Chances are, you don't think much about your fuel filter. Even so, it plays a vital role in keeping your engine running smoothly. A fuel filter's job is like that of seals and gaskets – preventing contamination of the fuel system by keeping foreign contaminants from entering the fuel tank.

Watch out for any clogs in the filter over time, which cause reduced engine performance and fuel economy. Hence, it’s vital to clean and change your fuel filter regularly. If this is neglected, you’ll likely deal with engine problems caused by a build-up of contaminants in the fuel system.

7. Schedule Routine Checks

Diesel engines are designed to run on a fuel that’s heavier and oilier than petrol. As a result, they require special fuel tanks that prevent the fuel from being contaminated by water or other debris. A vital component here is the vent tube, which allows air to enter the tank as the fuel is consumed. This prevents a vacuum from forming in the tank, which could cause fuel to be drawn into the engine.

It’s vital to ensure that the vent tube is free of obstructions and properly connected to the tank. Doing so helps prevent fuel contamination and ensures your diesel engine runs smoothly for longer.

8. Perform Visual Inspections for Leakage

Contaminations can occur in many ways, but one of the most common is leakage. Fuel lines, injectors, and tank caps are all susceptible to leaks, and it's essential to perform a visual inspection regularly to prevent fuel contamination.

A visual inspection entails looking for any signs of leakage, such as wet spots or drips, and ensuring that all connections are tight. If any leaks are found, you’ll need to get them repaired immediately to avoid any more potential fuel contamination.

9. Know How to Handle New Filter Packaging

Diesel exhaust is a leading source of air pollution, and filters are a vital way to reduce contamination. However, avoid opening new filter packaging until it’s ready to be installed because once you rip the packaging, the filter is exposed to dust and other contaminants that can reduce its effectiveness.

Moreover, opening the packaging can also void the warranty. If you’re unsure about how to install the filter, consult a professional to ensure your filters work properly and that you’ve got the correct measures set in place to reduce diesel contamination.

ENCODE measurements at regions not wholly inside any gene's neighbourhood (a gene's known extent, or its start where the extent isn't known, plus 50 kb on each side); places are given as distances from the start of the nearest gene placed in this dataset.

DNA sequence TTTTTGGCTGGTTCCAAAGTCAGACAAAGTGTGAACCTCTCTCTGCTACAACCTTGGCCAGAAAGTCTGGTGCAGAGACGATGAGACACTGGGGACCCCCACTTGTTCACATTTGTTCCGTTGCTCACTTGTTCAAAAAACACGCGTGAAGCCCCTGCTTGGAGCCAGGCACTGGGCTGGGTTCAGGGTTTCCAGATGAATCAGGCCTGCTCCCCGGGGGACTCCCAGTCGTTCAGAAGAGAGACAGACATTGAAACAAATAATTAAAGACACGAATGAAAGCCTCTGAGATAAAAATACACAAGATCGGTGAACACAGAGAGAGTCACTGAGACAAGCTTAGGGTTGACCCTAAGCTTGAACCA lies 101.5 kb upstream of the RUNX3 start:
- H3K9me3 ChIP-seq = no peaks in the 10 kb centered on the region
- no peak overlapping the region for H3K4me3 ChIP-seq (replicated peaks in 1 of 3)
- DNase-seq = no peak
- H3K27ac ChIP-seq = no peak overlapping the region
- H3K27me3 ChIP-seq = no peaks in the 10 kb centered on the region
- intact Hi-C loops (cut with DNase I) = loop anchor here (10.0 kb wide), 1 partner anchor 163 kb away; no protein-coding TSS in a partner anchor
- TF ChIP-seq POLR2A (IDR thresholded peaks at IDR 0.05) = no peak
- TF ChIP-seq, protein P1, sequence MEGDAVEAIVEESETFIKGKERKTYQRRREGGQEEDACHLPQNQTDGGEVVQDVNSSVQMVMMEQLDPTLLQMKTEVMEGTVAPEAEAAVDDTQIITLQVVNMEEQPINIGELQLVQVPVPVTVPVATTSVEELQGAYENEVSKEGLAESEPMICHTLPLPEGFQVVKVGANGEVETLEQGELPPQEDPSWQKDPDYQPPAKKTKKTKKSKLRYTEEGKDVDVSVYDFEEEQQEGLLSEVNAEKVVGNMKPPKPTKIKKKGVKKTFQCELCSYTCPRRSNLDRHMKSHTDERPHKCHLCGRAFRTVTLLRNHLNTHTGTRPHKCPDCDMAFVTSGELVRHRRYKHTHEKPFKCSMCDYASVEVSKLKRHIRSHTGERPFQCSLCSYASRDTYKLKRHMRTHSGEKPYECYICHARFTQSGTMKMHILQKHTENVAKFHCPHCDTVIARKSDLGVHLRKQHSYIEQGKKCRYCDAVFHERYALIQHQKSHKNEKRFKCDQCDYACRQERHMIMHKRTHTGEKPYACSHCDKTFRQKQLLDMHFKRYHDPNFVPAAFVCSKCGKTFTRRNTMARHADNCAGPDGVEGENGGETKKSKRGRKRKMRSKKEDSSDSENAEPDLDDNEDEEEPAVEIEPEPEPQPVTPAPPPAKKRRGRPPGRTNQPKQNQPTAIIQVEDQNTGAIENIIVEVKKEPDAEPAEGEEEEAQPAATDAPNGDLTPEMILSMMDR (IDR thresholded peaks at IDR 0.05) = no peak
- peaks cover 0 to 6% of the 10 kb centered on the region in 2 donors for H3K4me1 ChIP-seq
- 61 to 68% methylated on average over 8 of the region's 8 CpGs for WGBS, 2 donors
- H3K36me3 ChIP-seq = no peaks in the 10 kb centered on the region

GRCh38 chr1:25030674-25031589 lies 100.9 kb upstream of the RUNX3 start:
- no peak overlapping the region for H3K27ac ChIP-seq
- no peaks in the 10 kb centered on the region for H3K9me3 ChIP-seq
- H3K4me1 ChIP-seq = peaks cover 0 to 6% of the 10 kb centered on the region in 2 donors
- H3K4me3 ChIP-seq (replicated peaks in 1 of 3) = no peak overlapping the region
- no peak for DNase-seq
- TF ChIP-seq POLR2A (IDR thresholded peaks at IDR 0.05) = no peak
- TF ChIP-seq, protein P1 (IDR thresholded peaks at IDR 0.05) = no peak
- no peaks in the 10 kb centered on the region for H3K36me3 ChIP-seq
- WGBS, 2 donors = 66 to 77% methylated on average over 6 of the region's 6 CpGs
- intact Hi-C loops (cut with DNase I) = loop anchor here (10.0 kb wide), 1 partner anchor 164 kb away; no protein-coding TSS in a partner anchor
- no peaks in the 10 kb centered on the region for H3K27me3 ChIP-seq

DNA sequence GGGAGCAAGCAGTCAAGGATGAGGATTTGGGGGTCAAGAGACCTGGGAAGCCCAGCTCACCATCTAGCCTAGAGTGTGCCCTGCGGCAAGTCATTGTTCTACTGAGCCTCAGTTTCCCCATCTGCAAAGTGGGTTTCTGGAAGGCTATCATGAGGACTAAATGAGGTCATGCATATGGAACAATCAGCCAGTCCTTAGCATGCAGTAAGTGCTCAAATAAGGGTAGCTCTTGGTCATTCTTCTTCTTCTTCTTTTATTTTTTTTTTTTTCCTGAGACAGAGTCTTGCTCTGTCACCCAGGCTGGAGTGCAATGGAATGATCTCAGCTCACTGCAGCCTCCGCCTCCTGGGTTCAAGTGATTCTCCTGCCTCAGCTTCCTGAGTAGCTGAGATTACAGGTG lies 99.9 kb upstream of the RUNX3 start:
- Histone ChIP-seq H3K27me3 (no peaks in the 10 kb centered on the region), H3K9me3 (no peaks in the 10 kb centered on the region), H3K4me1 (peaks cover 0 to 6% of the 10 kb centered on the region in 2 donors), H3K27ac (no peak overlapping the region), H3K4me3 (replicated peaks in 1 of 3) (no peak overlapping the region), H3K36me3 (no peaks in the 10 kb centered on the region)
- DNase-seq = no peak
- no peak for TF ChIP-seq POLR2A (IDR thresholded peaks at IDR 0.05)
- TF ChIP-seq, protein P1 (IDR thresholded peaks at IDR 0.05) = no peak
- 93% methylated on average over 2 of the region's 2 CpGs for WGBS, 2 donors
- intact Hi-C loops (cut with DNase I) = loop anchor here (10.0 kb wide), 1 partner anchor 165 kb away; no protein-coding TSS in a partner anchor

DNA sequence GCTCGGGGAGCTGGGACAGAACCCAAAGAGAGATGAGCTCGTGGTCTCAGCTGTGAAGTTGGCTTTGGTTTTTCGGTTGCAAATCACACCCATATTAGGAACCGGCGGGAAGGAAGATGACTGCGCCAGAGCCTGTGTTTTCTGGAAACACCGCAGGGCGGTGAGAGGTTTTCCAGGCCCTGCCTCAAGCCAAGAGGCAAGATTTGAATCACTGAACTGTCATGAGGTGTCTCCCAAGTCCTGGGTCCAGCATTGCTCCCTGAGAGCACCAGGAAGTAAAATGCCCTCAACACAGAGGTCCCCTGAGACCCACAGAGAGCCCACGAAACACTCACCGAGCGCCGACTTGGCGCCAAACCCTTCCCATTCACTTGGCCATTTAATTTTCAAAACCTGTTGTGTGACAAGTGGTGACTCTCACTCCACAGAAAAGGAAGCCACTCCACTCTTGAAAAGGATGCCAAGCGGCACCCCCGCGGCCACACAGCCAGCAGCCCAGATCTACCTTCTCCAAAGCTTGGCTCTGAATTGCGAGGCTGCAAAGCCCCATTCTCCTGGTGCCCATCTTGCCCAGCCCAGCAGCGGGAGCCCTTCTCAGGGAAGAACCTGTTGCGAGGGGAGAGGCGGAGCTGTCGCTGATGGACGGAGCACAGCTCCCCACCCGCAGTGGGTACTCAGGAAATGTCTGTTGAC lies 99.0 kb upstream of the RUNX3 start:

10. Train on Proper Maintenance and Repair Processes

Diesel contamination is one of the leading causes of engine failures. To prevent this, everyone who works on diesel engines must be properly trained in maintenance and repair processes.

Reducing diesel contamination starts with regular engine servicing and cleanliness checks. All fluids should be checked and changed according to the manufacturer's recommendations. The fuel system should be cleaned regularly and repaired. 

Untrained professionals, however, are unable to perform all of these tasks. This is where training really comes into play. Proper training in maintenance and repair significantly reduces the risk of diesel contamination and helps keep your engines as well as operations running smoothly.

11. Store Your Diesel Properly

The final tip for reducing diesel contamination is the simplest — store your diesel properly. Why? Proper storage allows your diesel to last for months without degrading. Improper storage conditions can lead to your fuel breaking down at a faster rate, leading to various problems when you use it without even realising. This includes decreased engine performance and increased emissions.

Here are some tips on how you can store your diesel properly:

  • First, always store diesel in clean, dry containers
  • Secondly, ensure the containers are well-sealed so that air can’t enter and contaminate the fuel
  • Finally, keep the containers away from any heat sources, such as direct sunlight or open flame

Following these simple tips gives your construction equipment the best chance to run smoothly and not succumb to the damaging effects of dirtier-than-usual diesel fuel. This will save you quite a bit of money in the long run and keep your machines running smoothly to get the job done on time, every time.

Access Excellent Fuel Management Services

If you're seeing more and more warning signs on your machine, don't panic. It doesn't mean your engine is ruined… yet. But don't wait until it's too late to do something about it.
Contact us today to receive specialist help in getting your equipment back up and running like new. With more than 30 years of experience providing comprehensive fuel management services across various industries, Plantman can effectively help keep your equipment running smoothly and your business productive for years to come.







Plantman acknowledges the Traditional Custodians of this region, the Whadjuk people of the Noongar Nation and their continuing connection to the land, waters and community. We pay our respects to Elders past and present, and their descendants.